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Stater-West has opened his Brézé account with 0.5 hectares in the lieu-dit of L’Ardillon; a single south/southwest-facing parcel of Chenin planted in the 1960s. The topsoil (about 80cm deep) is a mix of clay and loam above Turonian limestone. The soil’s deeper structure brings more austerity, a more ‘horizontal’ profile than Les Chapaudaises.
It’s worth repeating that the terroir of Brézé is not typical Saumur. The vineyards are at a higher elevation than most of the surrounding areas and sit directly on a hill of tuffeau—a porous, chalky limestone intermixed with clay and sand. Something like 70% of the vineyard has less than one metre of topsoil so vines of any age must establish roots in the chalky bedrock. This terroir creates a far more citrus, floral and mineral expression of Chenin. Even in ripe and powerful vintages, the wines remain cool, pure and fresh.
It’s hardly a large holding, yet Stater-West further reduces the yield by sorting out any less-than-perfect bunches. This inaugural Brézé bottling was crafted like Chapaudaises: aged on fine lees for 12 months in barrel followed by six months in stainless steel. Brendan uses less new wood than Guiberteau—the lion’s share of the juice is raised in barrels after their second and third uses—giving the wine a certain youthful approachability compared to his mentor’s wine. Future releases will see two winters in oak. Due to the very low pH (between 3.07 to 3.12), the malo never gets started, so Stater-West gives this wine a very low dose of sulphur (one gram per hectolitre) to prevent any ‘accidents’ happening in the bottle.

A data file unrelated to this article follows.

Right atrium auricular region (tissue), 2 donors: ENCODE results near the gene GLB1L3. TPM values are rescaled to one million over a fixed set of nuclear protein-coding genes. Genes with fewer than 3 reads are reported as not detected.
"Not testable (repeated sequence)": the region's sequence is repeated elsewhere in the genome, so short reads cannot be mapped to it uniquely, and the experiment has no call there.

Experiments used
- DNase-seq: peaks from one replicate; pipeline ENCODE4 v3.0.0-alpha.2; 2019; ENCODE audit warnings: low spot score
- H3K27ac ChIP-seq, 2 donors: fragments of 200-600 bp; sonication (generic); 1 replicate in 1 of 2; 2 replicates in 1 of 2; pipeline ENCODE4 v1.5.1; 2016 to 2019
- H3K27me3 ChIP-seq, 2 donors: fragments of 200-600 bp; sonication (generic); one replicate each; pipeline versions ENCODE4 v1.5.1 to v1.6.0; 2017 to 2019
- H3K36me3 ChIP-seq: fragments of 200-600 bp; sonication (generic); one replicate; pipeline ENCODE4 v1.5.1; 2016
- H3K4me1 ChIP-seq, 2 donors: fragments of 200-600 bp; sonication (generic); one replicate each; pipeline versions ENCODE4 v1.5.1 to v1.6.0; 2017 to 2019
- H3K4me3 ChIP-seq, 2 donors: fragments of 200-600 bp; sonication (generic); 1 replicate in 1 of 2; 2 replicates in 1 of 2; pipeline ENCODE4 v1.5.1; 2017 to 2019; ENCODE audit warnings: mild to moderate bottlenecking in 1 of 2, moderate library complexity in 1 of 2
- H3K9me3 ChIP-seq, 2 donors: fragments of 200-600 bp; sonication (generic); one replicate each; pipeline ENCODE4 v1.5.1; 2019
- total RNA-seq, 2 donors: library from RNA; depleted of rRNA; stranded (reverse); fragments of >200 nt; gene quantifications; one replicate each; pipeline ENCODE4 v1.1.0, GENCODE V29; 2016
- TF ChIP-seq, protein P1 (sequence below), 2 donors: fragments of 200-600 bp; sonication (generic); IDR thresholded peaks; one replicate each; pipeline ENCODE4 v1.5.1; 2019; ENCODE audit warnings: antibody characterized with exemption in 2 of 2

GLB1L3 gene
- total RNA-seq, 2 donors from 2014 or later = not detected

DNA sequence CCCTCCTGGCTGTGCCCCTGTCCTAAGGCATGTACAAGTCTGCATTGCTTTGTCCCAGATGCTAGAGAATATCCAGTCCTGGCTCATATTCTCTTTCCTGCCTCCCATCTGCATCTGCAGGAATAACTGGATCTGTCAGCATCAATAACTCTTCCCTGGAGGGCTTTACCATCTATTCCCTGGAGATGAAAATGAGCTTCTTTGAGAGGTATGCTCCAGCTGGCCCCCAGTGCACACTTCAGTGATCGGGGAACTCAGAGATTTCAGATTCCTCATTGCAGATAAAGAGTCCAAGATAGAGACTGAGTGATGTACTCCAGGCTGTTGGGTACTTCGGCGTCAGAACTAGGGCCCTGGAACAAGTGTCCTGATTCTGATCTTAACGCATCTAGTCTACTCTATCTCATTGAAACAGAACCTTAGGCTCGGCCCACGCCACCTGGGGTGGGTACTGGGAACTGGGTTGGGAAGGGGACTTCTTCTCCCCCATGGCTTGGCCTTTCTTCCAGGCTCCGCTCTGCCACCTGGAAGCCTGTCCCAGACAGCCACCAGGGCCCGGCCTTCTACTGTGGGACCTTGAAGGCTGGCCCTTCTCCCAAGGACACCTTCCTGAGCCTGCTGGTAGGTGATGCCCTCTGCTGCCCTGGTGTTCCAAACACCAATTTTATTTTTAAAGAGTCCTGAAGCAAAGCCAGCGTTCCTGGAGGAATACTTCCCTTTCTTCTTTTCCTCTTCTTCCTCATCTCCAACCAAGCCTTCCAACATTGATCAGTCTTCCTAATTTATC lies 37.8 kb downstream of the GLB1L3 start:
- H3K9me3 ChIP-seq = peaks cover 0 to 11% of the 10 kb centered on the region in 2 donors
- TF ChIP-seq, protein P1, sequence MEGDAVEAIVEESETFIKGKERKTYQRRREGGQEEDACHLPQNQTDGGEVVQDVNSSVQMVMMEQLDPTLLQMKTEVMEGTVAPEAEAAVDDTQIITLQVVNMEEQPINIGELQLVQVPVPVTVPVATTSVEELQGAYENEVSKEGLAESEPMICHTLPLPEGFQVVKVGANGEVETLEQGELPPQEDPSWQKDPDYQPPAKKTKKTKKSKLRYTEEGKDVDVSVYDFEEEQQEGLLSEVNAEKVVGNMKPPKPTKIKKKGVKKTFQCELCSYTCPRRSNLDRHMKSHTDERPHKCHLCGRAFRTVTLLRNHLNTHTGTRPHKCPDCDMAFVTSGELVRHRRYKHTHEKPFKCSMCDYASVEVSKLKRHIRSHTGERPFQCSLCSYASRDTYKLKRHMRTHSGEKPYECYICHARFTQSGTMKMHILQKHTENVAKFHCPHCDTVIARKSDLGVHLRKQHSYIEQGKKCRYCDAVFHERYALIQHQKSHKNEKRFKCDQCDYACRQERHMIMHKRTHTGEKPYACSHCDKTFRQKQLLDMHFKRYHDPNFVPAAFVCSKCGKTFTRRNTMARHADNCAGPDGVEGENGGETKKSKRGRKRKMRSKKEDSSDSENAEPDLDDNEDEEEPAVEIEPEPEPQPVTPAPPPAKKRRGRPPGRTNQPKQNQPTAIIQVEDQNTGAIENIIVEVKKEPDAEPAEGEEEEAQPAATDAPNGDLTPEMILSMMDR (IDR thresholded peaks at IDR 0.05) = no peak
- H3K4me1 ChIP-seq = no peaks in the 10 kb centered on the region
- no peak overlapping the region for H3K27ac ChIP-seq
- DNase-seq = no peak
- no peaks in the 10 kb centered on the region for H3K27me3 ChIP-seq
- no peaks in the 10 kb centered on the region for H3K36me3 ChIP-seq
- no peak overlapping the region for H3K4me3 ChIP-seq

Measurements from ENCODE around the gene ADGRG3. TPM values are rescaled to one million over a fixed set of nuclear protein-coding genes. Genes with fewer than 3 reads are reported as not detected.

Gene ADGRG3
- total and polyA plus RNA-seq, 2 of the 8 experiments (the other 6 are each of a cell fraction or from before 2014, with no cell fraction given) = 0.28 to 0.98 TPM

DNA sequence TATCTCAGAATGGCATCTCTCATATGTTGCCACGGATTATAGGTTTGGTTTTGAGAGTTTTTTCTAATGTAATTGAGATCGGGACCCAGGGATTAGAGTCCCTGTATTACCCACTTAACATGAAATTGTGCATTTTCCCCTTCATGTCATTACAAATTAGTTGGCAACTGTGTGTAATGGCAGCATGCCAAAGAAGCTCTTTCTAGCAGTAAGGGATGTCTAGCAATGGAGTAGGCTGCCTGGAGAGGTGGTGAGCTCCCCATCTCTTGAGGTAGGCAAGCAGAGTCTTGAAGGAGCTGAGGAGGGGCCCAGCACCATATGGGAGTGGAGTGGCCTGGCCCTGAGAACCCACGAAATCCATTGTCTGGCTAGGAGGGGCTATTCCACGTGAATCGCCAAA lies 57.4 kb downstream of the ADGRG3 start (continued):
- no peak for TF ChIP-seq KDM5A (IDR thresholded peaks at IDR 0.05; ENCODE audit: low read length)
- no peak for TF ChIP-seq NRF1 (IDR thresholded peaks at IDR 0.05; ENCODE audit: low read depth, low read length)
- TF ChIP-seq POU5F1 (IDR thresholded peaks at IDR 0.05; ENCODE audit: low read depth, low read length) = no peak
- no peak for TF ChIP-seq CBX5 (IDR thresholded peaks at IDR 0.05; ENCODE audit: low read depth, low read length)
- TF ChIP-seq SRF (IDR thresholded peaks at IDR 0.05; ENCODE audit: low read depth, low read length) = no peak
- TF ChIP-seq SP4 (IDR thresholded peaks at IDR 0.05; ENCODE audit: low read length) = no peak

It’s a deeply alluring and complex wine packed with the fine detail, extract and vinous intensity that are crucial features of Brézé’s finest wines. It lures you in with bright and perfumed citrus, florals and savoury herbs before electrifying your taste buds with its potent fruit and generous texture draped in crystalline acidity and chalky structure. The persistent, saline-drenched finish is worth the price of admission alone. It’s what you could call a serious bit of kit. Although it’s more approachable than Guiberteau’s smoky powerhouse, the longer you leave it, the more rewarding it will become. Serve it as you would a fine white Burgundy.
We respectfully acknowledge the Wurundjeri People of the Kulin Nation, who are the Traditional Owners of the land on which we operate in Melbourne, and pay our respect to their Elders past, present and emerging. We also acknowledge and respect the Traditional Owners of lands across Australia, their Elders, Ancestors, cultures and heritage, and recognise the continuing sovereignties of all Aboriginal and Torres Strait Islander Nations.
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